OrganicWhat the Soil Association Says:
Organic systems recognise that our health is directly connected to the food we eat and, ultimately, the health of the soil.
Organic farmers aim to produce good food from a balanced living soil. Strict regulations, known as standards, define what they can and can't do. They place strong emphasis on protecting the environment.
Organic farmers use crop rotations to make the soil more fertile. For example, a farmer might graze sheep on a field one year, making the soil more fertile, then plant wheat the next and so on.
They can't grow genetically modified crops and can only use - as a last resort - seven of the hundreds of pesticides available to farmers (the Soil Association, however, only allow four of these).
Parasite problems in farm animals are controlled through regularly moving the animals to fresh pasture and other preventative methods, rather than routinely dosing the animals with drugs.
Here are some of organic farming's main features:
• Organic farming severely restricts the use of artificial chemical fertilisers and pesticides
• Instead, organic farmers rely on developing a healthy, fertile soil and growing a mixture of crops
• Animals are reared without the routine use of drugs, antibiotics and wormers common in intensive livestock farming.
The word organic is defined by law. Any food labelled organic must meet a strict set of standards. Look for the Soil Association symbol for your guarantee of the highest organic standards.
1. Best taste
Top Ten Reasons why people choose and buy organic!
Many people buy organic food because they believe it tastes better than non-organic. This could be because organic fruit and vegetables tend to grow more slowly and have a lower water content, which may contribute to the fuller flavour some people experience. A poll in 2005 showed that quality and taste of food are important to more people than low prices.
2. Organic Foods Benefits
On average, organic food contains higher levels of vitamin C and essential minerals such as calcium, magnesium, iron and chromium as well as cancer-fighting antioxidants. Organic milk is naturally higher in Omega 3 fatty acids, Vitamin E, Vitamin A (Beta Carotene) and certain other antioxidants than non-organic milk.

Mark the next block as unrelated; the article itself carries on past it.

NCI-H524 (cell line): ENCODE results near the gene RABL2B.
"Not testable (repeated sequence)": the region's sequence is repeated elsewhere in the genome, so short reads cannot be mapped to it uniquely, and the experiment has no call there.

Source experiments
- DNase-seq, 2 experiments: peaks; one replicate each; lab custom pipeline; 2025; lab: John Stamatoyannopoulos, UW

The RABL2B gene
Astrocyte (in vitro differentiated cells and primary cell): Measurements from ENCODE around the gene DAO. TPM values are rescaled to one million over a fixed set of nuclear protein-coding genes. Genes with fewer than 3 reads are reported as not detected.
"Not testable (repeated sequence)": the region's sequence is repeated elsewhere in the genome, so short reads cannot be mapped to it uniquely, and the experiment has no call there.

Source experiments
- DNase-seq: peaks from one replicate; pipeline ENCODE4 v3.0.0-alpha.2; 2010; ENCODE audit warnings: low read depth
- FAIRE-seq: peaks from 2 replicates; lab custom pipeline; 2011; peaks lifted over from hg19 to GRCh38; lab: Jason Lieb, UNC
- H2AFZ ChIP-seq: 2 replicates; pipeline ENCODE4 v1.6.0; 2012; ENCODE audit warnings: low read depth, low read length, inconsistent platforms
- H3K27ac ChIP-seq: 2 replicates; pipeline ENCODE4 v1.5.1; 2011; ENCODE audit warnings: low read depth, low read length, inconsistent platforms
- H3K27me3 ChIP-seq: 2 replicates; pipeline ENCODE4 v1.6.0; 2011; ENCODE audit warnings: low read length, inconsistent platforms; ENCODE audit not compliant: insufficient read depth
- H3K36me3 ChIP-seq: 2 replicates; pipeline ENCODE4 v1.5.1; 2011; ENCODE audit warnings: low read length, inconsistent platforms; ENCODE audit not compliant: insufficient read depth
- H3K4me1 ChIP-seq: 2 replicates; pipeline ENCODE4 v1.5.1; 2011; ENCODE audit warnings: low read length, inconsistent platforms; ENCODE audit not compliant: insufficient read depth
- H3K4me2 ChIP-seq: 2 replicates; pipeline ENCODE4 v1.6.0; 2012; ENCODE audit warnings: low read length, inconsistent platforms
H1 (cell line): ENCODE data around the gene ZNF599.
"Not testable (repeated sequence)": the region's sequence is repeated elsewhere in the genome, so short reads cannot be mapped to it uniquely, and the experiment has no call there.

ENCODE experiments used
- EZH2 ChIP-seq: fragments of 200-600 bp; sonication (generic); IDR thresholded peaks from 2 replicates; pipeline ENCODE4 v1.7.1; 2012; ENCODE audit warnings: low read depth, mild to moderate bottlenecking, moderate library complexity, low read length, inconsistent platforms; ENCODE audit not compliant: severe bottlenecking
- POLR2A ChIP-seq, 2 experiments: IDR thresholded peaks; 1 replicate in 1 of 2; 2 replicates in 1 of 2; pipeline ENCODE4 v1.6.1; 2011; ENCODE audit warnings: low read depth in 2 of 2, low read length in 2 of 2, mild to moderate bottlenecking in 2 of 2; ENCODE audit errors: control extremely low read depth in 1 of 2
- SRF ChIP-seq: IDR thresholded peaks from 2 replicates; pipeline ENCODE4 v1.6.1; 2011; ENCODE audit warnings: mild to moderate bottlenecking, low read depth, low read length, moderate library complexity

3. No nasty additives
Only 32 of the 290 food additives approved for use across the EU are permitted in organic food. Amongst the additives banned by the Soil Association are hydrogenated fat, aspartame (artificial sweetener) and monosodium glutamate which have been linked to health problems.
4. Avoids pesticides
The best way of reducing your exposure to potentially harmful pesticides is to eat organically grown food, where their use is avoided. Over 311 pesticides can be routinely used in non organic farming and residues are often present in non-organic food. Over 40% of all non-organic fruit, vegetables and bread tested in 2005 contained pesticides according to the Government's Pesticide Residues Committee.The results for particular fruit and vegetables were much worse, e.g. chemicals were found in all oranges tested, 90% of bread, 72% of grapes, 95% pears.
Genetically modified (GM) crops and ingredients are not allowed under organic standards. Over a million tonnes of GM crops are imported to feed non organic livestock that produce much, if not most, of the non organic pork, bacon, milk cheese and other dairy products in our supermarkets.
6. Reliance on drugs removed
Antibiotic additives routinely added to animal food to speed animal growth are linked with bacterial resistance in humans to the same or closely related antibiotics. Soil Association standards ban the routine use of antibiotics.
7. No hidden costs
Compare this with the £120m that tax payers fork out annually to pay for chemicals to be removed from drinking water, mainly as a result of the pesticides used in farming.
8. High standards
Organic food comes from trusted sources. All organic farms and food companies are inspected at least once a year. The standards for organic food are laid down in European law.
9. Care for animals
No system of farming has higher levels of animal welfare standards than organic farms working to Soil Association standards. Compassion in World Farming believes that the Soil Association's welfare standards are leaders in the field. (Joyce d'Silva, Director, Compassion in World Farming.)
10. Good for wildlife and the environment
Overall organic farming supports more farmland wildlife than non-organic farming. The UK government has said that it is better for wildlife, causes lower pollution from sprays, produces less carbon dioxide - the main global warming gas - and less dangerous wastes.